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The paper looks at the subject of affirmative action and shows that while many states are curtailing and even eliminating affirmative action programs at the beginning of this new millennium, the fundamental problems that affirmative action was meant to address - the unequal treatment of people not because of their talents or characters but because of the sex or race - remain. The paper looks at the possible uses of affirmative action programs in a hospital setting. Beginning with an historical overview of the way in which affirmative action programs developed in general for their possible usefulness in a hospital setting cannot be understood independently but must be considered within an historical context. This paper then incorporates interviews from individuals in a number of different hospital-related jobs to help understand the ways in which affirmative action might hurt or help hospital administration.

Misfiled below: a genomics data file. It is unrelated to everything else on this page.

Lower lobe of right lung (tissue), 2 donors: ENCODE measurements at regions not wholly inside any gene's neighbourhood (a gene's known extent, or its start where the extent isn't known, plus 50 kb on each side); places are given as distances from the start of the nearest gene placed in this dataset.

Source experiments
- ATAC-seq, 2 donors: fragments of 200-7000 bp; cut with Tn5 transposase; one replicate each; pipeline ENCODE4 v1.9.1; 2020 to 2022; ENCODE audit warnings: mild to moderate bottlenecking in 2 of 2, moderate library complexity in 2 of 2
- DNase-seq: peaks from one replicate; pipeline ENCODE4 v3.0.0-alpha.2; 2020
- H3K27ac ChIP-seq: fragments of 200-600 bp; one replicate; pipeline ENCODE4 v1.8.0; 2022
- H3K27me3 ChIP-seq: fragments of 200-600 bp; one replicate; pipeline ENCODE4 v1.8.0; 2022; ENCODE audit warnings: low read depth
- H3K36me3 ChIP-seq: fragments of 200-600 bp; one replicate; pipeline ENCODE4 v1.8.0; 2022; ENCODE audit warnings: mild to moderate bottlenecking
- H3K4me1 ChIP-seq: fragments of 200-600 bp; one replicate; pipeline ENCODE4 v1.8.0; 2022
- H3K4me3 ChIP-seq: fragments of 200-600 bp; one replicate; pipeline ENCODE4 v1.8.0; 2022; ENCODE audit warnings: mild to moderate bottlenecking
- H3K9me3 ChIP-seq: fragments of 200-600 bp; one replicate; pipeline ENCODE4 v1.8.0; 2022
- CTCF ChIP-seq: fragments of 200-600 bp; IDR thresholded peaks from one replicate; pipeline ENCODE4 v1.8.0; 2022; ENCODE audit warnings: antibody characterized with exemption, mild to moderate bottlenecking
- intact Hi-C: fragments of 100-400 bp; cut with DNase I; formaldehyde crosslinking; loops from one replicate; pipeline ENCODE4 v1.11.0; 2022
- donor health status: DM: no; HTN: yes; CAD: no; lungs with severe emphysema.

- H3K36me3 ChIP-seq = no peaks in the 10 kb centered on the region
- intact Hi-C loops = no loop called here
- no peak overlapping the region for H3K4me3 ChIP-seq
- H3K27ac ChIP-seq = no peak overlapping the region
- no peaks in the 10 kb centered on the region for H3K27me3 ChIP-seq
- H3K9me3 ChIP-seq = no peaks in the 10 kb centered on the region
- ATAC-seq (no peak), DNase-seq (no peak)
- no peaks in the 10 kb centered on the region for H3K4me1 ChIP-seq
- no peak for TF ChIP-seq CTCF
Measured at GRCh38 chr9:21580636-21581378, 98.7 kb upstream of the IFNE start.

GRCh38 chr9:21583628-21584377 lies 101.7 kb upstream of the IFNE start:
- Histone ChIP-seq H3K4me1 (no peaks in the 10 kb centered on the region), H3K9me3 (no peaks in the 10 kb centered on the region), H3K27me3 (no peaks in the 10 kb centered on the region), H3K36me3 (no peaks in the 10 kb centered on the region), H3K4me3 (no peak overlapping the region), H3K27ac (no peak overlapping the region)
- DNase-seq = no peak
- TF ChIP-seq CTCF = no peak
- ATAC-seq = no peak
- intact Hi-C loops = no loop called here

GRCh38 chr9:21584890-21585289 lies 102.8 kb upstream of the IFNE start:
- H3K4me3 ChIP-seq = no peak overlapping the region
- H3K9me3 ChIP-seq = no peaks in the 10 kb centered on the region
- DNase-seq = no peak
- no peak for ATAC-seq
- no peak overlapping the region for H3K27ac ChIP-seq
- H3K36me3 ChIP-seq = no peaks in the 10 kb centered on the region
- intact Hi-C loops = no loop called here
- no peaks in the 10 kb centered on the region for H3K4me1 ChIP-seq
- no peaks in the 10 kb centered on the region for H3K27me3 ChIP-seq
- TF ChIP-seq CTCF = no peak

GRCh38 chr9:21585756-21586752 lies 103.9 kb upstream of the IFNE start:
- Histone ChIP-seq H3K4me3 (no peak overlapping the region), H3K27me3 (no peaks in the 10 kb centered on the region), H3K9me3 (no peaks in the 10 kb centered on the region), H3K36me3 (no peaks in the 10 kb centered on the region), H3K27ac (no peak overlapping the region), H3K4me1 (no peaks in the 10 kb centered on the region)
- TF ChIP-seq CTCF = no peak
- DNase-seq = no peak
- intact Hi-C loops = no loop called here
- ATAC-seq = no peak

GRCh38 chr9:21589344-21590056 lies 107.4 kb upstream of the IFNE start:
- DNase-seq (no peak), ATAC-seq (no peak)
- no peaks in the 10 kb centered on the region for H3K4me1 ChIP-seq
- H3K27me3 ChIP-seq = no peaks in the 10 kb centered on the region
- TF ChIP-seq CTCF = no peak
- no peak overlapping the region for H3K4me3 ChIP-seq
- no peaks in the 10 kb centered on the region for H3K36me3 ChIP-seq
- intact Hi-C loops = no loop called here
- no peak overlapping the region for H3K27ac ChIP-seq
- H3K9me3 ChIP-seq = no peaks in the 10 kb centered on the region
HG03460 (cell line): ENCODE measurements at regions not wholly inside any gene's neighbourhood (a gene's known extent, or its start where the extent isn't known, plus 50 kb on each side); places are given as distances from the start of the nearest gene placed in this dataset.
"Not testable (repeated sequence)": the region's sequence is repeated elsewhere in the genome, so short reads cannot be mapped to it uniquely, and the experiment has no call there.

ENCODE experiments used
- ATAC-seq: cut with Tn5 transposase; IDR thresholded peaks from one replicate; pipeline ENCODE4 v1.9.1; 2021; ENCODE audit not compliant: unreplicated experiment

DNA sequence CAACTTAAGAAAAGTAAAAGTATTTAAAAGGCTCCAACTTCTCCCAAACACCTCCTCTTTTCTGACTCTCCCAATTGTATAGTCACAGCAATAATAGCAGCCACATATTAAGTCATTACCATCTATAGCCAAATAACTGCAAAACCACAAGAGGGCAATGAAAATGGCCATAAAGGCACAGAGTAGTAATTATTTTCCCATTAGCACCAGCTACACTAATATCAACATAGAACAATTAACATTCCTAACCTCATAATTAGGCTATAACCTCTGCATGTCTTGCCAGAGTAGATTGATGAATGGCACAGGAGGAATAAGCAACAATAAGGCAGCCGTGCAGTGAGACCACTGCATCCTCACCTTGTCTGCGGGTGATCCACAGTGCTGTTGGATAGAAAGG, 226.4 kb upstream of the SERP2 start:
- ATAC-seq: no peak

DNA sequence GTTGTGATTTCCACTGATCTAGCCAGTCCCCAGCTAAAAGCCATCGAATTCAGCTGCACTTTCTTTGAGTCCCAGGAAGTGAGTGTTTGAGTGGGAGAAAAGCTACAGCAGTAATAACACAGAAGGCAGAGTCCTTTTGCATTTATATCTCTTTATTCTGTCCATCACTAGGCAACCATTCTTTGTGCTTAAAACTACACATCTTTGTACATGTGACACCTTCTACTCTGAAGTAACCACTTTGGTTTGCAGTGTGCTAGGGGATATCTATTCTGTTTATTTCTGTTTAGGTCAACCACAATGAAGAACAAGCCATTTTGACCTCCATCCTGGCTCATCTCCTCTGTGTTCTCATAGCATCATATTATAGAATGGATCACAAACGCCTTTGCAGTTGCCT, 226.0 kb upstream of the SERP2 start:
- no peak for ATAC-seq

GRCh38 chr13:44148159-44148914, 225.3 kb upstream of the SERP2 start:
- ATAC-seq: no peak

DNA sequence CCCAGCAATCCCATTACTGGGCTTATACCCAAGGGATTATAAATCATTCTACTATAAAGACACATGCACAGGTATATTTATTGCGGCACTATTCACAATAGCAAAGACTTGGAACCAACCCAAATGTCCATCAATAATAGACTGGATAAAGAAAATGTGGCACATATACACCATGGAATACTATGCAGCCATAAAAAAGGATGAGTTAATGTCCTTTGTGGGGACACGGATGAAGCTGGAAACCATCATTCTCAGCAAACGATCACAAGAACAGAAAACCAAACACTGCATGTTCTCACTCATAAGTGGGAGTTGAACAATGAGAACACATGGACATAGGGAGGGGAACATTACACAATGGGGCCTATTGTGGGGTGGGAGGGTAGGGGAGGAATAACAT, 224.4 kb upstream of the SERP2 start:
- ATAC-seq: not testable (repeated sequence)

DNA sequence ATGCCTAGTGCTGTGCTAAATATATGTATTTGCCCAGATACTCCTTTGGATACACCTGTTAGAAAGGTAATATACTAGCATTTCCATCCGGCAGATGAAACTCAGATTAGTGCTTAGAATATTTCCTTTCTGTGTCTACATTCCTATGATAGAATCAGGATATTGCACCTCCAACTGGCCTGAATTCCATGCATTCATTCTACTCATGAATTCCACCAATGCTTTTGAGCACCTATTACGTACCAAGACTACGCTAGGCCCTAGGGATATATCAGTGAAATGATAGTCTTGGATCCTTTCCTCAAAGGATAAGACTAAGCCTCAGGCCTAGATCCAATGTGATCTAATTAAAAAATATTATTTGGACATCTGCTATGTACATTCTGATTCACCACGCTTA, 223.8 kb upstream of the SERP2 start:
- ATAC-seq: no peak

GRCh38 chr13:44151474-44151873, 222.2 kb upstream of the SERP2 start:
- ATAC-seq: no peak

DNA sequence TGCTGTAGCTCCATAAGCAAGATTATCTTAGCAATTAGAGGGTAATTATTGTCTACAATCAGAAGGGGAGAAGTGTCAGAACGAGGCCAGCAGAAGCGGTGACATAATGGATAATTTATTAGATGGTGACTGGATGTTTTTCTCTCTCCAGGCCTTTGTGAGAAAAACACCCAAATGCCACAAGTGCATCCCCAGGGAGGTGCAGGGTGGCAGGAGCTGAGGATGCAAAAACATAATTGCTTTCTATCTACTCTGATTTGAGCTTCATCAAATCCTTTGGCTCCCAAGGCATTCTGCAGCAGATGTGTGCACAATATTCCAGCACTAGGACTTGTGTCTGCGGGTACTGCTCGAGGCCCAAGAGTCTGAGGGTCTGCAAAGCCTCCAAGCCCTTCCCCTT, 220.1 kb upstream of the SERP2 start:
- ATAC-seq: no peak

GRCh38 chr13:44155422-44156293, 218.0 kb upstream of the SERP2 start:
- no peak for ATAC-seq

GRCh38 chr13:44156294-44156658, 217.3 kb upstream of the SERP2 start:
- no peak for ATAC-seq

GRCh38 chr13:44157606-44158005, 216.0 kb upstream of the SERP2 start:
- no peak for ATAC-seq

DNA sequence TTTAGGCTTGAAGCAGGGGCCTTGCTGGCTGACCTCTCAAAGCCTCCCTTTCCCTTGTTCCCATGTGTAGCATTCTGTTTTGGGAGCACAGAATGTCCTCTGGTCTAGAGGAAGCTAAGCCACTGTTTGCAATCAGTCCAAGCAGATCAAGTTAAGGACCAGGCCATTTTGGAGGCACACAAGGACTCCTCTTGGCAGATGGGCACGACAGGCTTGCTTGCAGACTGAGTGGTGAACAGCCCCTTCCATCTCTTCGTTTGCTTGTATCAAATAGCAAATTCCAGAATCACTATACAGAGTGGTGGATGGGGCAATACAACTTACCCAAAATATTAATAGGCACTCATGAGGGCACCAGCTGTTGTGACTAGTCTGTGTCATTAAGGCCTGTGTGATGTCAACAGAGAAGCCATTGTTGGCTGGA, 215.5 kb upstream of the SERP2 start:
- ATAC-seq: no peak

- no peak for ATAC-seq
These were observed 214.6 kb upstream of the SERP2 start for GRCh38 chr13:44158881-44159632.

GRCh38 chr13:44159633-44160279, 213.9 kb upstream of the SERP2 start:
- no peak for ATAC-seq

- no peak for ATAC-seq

From the Paper:"'When affirmative action emerged in the 1960s, it was part of a larger quest to achieve real equal opportunity and integration throughout American society. But the original purpose of affirmative action changed during the 1970s, from "racial preferences as a temporary bridge to color-blindness" to "racial preferences as a permanent way of life" (Kahlenberg, 1997, p. 11)."
Cite this Case Study:
Affirmative Action (2003, February 06) Retrieved January 17, 2021, from https://www.academon.com/case-study/affirmative-action-7449/
"Affirmative Action" 06 February 2003. Web. 17 January. 2021. <https://www.academon.com/case-study/affirmative-action-7449/>